Alternative Finances

CA Technologies’ Mann: Mobile Commerce Still Evolving Without A Clear Leader

07 March 2014

Mobile payments are destined for the mainstream, but the payment method still probably has another five to 10 years before it becomes as integrated into the ecosystems as credit cards or checks.

And over the course of that time, mobile systems will become cheaper to use and operate, and more secure, according to Bill Mann, senior vice president of digital payment security at CA Technologies. Moreover, leadership in the marketplace is still up for grabs, meaning mobile payments likely will evolve under the influence of many players, Mann told Jeff Green, vice president of digital media, in a recent podcast interview.

(Jump to: 5:01)“From a payments point of view, it’s going to employ a number of different technologies, he said. “I think the jury is out at the moment in terms of which technology is gonna supersede one. I believe at the moment, there’s going to be a lot of these technologies that are banked on. So you’re gonna see NFC, you’re gonna see Bluetooth, and you’re gonna see barcodes.”

Ease of use, security key mobile drivers

What will separate out technologies going forward is how easy they are to use, and how well data transfers on them can be secured, Mann said.

The security of online purchases is going to be particularly important going forward, as physical card transactions are increasingly secured by technology like EMV, Mann said. With one avenue largely closed off, hackers will be increasingly drawn toward the easier target of cardless mobile payments, he added.

(Jump to: 13:20) “At the moment, if we think that fraud is high when we hear of these cases in the news, we haven’t seen anything yet,” Mann said. “Because at the moment, the fraudsters are basically doing the easy thing, which is attacking cards that are used in the grocery stores, right? When that’s kind of closed off, which is what is going to happen when EMV is fully deployed, fraud is going to move to the online world. And if we use Europe as a data point, we are going to be tenfold-more impacted because we are bigger – we’re a bigger country, and there are going to be more ecommerce transactions.”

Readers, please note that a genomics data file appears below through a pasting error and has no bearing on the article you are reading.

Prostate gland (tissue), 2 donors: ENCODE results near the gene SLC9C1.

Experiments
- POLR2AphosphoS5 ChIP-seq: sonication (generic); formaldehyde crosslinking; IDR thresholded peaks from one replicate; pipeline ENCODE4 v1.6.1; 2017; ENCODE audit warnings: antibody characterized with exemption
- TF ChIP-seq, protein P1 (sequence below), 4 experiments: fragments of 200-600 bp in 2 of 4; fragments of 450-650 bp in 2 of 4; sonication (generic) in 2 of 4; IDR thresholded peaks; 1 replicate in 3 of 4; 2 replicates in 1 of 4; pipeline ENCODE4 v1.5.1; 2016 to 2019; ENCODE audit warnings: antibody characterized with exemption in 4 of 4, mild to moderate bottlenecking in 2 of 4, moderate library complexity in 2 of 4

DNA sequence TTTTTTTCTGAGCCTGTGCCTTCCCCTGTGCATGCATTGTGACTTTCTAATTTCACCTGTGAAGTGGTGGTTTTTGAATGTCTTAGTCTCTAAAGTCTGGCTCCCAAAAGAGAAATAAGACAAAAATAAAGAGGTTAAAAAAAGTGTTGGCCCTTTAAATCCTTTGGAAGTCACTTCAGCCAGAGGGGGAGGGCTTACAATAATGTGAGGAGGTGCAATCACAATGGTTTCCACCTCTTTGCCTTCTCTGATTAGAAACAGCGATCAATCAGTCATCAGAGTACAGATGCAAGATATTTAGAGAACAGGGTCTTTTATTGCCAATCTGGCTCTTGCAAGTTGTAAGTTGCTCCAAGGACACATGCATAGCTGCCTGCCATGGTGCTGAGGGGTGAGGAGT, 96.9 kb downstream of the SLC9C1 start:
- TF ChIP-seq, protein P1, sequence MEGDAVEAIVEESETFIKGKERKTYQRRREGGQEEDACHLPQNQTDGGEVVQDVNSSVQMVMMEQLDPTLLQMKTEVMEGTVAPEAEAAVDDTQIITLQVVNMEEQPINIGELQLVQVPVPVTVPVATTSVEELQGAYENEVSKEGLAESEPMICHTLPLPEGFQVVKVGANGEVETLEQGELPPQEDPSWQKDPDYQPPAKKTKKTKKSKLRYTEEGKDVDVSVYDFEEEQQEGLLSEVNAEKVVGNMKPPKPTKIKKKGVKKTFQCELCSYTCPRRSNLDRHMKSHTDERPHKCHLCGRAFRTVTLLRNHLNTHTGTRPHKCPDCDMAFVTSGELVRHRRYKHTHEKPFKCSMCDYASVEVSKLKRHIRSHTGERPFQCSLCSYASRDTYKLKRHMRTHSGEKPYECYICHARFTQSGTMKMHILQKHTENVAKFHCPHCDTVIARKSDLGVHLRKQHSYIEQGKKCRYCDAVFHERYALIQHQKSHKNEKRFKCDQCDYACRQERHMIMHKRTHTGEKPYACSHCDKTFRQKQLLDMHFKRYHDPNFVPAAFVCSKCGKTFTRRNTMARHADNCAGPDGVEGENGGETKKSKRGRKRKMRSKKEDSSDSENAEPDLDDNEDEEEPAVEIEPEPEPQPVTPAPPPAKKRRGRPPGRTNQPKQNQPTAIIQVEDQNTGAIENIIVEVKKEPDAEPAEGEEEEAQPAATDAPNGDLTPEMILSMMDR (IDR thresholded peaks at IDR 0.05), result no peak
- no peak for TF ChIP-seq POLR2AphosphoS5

Convenience the ‘Holy Grail’

As important as secure transactions are, however, Mann says the real “Holy Grail” in mobile payments are transactions that are seamlessly convenient. This means both that mobile-payment solutions work under a variety of conditions, some of which don’t include easy access to wireless networks. It also requires technology smart enough to know when to interrupt a fraudulent transaction but also push legitimate ones through quickly and easily.

(Jump to 14:46)“Security is part of the solution; it’s gotta be there, but it has to be behind the scenes,” he said. “It’s kind of the way I described our implementation of 3-D Secure. We implement it, but we don’t go impacting the user experience because once you impact the user experience, they don’t buy, they’re unhappy and the whole ecosystem system, which is trying to spur and increase spending, doesn’t happen.” “It’s about both making purchasing very, very convenient, but also innovating the whole buying experience,” Mann said.

Mann will be a panelist at BAI Payments Connect taking place on March 10 to 12. CA Technologies will be at booths 713 and 16.
To hear the complete interview with Mann, listen to the full podcast by clicking below.



The How We Shop Report, a PYMNTS collaboration with PayPal, aims to understand how consumers of all ages and incomes are shifting to shopping and paying online in the midst of the COVID-19 pandemic. Our research builds on a series of studies conducted since March, surveying more than 16,000 consumers on how their shopping habits and payments preferences are changing as the crisis continues. This report focuses on our latest survey of 2,163 respondents and examines how their increased appetite for online commerce and digital touchless methods, such as QR codes, contactless cards and digital wallets, is poised to shape the post-pandemic economy.

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